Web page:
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The Vinci master unit, the Land Leviathan

Now that epic units had become commonplace in RTS titles, it was time to make them a central part of game design.  Gas Powered Games’ Supreme Commander was released to great excitement in the RTS community as it was billed as the spiritual successor to the much beloved Total Annihilation.  Supreme Commander featured a full tier of epic units, dubbed experimental units (and buildings in the some cases), and a great deal of the game’s overall strategy revolved around acquiring these units quickly, or ensuring that opponents could not acquire them easily.

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UEF mobile factory

Some such units were so powerful that they were classified as “game-enders” and could be disabled in online or skirmish matches if the player(s) so choose.  Surpreme Commander 2, a sequel released three years later, not only featured even more experimental units, but made them almost ubiquitous by going so far as to sideline conventional combat units to the pure rolls of cannon fodder and swarm tactics.

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A Cybran Monkeylord. Note the regular units for scale

Even though the Command & Conquer franchise had been one of the first to introduce a super unit worthy of the title, it became rather anomalous by staying in production for over a decade without an epic unit of note. This would change with the release of Command & Conquer 3: Kane’s Wrath, which introduced three epic units, one for each game faction.  These monstrous war machines physically and statistically dwarfed any other unit, and featured customization slots allowing them to be equipped with a variety of secondary weapons systems.  Each epic unit could only be produced from an advanced version of the war factory and cost more credits than any other unit in the game.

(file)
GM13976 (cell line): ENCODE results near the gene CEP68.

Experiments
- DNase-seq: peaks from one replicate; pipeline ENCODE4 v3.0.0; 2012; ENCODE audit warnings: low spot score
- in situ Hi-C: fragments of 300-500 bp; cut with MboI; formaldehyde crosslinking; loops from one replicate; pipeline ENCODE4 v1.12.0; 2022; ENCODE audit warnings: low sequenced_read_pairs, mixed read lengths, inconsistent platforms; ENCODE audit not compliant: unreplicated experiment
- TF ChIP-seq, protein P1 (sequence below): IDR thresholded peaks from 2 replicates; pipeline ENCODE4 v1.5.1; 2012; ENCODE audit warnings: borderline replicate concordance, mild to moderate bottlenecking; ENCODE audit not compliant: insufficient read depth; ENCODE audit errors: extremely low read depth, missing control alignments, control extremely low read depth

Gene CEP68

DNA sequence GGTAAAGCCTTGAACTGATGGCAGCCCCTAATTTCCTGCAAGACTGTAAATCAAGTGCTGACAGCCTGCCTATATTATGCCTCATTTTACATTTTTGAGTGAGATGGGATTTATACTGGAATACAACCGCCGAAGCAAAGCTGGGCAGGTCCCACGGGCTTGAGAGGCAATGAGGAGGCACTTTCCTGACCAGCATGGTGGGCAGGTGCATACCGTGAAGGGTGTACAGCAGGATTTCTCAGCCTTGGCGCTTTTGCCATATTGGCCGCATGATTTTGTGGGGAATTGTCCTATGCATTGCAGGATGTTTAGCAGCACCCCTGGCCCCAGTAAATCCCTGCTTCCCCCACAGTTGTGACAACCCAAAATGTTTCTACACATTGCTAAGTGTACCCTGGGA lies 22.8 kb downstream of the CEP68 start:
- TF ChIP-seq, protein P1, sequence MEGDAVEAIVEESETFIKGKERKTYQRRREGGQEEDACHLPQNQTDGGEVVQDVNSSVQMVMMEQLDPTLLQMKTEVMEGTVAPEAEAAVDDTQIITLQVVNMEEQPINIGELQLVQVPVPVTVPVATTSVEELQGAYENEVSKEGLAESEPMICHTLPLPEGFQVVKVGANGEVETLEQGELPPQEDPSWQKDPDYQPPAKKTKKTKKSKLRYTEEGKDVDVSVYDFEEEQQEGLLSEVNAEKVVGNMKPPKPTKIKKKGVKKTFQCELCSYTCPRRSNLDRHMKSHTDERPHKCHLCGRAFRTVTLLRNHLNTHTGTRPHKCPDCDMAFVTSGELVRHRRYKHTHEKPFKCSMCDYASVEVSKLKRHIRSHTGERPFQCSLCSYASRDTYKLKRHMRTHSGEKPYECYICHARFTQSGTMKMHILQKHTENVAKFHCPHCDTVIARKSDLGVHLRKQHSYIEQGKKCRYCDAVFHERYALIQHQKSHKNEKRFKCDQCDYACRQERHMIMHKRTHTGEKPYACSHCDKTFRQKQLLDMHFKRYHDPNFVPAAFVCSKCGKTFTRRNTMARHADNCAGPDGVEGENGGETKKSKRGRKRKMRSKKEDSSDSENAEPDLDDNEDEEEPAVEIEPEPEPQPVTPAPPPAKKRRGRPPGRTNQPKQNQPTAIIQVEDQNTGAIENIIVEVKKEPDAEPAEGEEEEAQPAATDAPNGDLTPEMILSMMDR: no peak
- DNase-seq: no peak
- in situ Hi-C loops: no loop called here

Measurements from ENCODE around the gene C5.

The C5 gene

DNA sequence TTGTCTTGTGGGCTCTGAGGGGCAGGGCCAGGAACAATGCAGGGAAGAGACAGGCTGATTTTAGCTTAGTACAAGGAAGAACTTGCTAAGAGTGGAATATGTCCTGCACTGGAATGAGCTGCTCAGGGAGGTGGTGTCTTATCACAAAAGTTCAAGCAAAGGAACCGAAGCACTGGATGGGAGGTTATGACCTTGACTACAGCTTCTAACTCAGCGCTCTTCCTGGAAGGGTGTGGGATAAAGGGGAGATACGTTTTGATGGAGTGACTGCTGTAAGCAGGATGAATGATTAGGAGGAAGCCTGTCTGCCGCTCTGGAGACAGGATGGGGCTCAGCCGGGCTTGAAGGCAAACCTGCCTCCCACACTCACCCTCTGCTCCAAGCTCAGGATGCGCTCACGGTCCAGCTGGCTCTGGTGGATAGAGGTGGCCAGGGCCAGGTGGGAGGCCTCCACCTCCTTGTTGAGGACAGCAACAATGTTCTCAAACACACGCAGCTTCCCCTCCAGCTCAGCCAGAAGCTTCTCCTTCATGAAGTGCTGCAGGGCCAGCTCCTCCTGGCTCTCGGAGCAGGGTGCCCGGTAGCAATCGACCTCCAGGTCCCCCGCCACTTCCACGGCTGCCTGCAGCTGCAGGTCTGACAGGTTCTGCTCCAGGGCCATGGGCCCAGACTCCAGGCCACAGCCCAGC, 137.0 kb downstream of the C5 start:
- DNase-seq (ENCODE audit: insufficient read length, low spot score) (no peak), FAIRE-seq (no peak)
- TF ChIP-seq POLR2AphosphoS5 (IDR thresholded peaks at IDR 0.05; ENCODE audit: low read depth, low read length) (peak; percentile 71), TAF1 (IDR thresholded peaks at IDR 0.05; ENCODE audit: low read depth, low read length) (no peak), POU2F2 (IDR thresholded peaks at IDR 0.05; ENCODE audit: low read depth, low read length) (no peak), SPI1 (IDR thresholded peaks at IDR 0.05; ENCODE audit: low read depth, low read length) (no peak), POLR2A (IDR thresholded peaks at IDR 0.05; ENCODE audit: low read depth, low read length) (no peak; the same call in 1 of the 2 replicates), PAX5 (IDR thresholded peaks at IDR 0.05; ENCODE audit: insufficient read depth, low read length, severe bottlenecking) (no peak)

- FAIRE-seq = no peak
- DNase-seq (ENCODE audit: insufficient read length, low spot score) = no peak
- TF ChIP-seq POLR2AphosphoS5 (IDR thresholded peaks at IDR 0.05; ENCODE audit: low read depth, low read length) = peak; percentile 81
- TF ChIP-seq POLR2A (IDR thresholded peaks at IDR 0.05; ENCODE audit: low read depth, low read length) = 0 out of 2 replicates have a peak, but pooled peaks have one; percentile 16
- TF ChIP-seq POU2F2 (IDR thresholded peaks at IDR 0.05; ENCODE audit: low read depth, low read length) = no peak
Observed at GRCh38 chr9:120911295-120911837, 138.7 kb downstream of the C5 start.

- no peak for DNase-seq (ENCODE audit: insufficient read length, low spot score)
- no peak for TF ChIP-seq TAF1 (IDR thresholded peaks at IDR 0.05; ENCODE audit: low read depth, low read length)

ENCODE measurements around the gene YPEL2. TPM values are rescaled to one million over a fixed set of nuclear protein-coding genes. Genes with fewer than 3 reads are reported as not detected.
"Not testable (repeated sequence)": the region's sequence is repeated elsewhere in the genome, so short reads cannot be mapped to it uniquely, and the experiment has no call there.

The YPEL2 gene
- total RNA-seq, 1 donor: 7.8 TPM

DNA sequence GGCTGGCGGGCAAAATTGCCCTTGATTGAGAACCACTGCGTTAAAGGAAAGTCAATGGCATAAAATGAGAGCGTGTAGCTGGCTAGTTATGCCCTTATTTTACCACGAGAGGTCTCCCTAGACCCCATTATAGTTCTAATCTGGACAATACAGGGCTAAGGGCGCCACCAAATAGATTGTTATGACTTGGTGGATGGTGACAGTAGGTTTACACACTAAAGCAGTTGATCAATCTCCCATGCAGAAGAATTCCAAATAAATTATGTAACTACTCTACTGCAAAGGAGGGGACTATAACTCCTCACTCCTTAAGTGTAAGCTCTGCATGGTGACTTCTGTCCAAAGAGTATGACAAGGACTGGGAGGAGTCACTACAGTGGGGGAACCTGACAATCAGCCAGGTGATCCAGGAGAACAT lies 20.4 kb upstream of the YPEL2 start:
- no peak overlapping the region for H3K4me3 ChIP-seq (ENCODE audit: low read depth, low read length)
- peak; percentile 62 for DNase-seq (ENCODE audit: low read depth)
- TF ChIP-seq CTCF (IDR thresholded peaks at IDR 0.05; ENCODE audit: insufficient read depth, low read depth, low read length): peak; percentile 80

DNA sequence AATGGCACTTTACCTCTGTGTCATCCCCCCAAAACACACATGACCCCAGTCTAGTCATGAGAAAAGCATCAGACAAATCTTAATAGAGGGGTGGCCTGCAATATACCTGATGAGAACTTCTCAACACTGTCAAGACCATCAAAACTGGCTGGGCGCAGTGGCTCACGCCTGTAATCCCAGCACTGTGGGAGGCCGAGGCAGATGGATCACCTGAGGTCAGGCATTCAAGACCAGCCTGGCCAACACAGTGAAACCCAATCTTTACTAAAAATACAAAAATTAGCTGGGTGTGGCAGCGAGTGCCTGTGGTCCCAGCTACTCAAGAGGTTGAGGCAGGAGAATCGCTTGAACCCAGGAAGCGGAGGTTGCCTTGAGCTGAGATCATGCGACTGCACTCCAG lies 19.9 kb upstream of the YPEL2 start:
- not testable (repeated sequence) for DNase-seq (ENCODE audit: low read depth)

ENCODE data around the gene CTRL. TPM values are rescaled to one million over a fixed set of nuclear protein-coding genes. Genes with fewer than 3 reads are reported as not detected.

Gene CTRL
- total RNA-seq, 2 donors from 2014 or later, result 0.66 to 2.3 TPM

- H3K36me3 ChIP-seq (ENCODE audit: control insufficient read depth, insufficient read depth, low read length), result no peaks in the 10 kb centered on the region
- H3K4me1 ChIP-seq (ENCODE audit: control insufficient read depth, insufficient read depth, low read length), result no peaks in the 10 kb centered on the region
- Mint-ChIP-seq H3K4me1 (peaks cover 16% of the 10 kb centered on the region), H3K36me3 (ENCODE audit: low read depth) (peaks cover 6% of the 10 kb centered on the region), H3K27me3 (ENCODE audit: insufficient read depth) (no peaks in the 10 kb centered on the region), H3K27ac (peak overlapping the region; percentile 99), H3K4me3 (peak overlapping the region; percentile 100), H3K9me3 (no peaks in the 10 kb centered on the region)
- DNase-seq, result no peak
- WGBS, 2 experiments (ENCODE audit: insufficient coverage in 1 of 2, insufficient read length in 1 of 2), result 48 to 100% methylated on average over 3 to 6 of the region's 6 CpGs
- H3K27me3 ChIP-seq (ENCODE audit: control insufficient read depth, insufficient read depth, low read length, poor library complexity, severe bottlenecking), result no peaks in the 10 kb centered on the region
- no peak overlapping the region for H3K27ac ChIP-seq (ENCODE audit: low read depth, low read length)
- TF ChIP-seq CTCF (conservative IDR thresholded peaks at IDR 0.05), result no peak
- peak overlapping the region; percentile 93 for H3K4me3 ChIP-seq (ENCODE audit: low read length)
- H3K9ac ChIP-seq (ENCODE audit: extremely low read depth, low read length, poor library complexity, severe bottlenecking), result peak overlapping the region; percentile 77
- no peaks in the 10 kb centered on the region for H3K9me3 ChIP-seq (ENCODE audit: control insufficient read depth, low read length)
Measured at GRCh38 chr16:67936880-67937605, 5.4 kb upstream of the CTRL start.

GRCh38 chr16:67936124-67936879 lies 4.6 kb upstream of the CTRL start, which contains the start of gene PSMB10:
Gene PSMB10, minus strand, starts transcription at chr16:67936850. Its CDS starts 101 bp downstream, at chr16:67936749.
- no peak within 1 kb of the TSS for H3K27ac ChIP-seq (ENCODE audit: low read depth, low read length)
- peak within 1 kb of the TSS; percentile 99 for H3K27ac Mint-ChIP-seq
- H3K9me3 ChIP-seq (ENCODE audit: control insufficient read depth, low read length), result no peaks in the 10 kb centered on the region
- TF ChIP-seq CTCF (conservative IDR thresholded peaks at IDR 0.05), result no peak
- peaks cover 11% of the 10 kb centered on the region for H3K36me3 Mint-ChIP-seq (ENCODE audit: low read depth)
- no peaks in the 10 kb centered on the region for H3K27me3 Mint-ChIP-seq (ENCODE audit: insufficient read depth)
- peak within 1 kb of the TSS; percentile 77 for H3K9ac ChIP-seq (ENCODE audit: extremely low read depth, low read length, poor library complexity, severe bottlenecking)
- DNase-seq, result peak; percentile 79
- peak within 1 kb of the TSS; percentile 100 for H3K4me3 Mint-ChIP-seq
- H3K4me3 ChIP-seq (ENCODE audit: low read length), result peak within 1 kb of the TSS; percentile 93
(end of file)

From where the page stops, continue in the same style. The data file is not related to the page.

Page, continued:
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GDI Mammoth Armed Reclamation Vehicle (MARV)

Another Command & Conquer title, Red Alert 3, would be released later the same year.  It never approached Kane’s Wrath’s level of epic integration, but it included a campaign only epic unit, the Shogun Executioner, that the player was allowed to control on a few occasions.  On an interesting note, this would mark one of the rare times in all of RTS history that a campaign only epic unit was given freely to the player.  In fairness, the Shogun Executioner was far from invincible, but its destructive capability surpassed even the faction super-weapons.

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The Shogun Executioner emerges from its assembly area